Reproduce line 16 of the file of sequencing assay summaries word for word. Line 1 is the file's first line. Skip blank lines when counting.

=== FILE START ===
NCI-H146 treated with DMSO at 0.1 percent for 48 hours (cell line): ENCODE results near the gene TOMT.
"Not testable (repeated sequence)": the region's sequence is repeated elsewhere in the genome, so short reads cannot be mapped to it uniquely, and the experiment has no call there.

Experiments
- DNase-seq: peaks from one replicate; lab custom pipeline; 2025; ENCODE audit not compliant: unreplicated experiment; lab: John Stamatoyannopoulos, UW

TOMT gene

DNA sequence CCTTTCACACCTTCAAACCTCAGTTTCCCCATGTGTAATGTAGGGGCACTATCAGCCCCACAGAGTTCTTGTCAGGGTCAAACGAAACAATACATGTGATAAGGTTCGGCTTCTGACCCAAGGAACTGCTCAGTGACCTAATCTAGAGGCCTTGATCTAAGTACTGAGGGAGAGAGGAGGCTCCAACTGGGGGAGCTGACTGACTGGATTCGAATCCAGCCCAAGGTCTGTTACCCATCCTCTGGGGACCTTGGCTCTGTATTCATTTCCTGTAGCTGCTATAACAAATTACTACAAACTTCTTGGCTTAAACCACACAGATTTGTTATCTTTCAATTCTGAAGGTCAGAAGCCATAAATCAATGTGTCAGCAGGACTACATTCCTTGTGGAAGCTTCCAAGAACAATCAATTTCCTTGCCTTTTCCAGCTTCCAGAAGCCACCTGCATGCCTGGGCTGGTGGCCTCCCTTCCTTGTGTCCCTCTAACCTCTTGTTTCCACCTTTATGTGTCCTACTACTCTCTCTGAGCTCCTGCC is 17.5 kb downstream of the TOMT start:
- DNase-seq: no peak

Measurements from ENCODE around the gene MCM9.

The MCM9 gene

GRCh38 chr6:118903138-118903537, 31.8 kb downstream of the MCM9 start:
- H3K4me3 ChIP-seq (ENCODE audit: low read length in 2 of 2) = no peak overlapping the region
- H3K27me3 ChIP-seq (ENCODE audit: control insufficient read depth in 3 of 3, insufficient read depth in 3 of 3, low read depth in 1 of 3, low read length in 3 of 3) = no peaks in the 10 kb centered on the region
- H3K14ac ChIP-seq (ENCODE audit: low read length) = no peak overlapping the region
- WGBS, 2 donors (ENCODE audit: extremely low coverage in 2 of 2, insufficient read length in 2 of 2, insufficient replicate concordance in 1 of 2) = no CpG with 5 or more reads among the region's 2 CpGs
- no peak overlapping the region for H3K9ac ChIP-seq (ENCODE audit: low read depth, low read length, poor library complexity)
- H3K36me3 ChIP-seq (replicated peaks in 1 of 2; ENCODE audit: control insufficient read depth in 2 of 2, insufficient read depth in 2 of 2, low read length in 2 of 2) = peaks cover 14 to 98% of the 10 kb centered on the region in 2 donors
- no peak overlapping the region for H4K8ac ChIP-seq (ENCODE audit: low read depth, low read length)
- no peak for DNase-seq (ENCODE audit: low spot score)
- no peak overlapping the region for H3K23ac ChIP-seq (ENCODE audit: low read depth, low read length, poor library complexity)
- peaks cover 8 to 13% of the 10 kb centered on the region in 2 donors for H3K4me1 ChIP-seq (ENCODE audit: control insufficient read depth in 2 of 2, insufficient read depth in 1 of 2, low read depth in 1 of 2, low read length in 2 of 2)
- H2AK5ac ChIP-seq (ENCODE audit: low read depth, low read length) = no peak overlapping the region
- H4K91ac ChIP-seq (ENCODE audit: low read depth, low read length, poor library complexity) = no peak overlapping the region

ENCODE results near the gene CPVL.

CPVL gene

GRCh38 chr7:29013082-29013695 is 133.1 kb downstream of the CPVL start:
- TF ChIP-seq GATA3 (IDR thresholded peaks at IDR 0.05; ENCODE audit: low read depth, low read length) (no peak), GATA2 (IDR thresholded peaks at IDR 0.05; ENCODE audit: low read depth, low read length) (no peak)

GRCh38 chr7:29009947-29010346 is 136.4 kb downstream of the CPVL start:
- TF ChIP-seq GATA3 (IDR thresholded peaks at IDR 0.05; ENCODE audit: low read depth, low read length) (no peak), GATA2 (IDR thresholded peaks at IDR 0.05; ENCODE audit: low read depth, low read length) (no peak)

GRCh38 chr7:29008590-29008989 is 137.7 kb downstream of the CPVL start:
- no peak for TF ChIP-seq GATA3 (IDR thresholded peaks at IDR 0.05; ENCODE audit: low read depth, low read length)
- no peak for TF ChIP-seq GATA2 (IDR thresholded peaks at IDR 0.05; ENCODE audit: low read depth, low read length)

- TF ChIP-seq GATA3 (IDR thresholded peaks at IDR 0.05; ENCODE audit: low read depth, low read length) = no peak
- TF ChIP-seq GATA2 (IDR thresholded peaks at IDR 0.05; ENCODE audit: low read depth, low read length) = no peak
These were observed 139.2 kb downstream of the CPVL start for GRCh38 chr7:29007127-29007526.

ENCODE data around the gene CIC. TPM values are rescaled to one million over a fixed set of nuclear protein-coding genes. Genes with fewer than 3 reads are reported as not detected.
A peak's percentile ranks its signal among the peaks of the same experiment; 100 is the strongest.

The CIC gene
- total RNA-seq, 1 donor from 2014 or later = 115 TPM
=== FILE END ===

- H3K36me3 ChIP-seq (replicated peaks in 1 of 2; ENCODE audit: control insufficient read depth in 2 of 2, insufficient read depth in 2 of 2, low read length in 2 of 2) = peaks cover 14 to 98% of the 10 kb centered on the region in 2 donors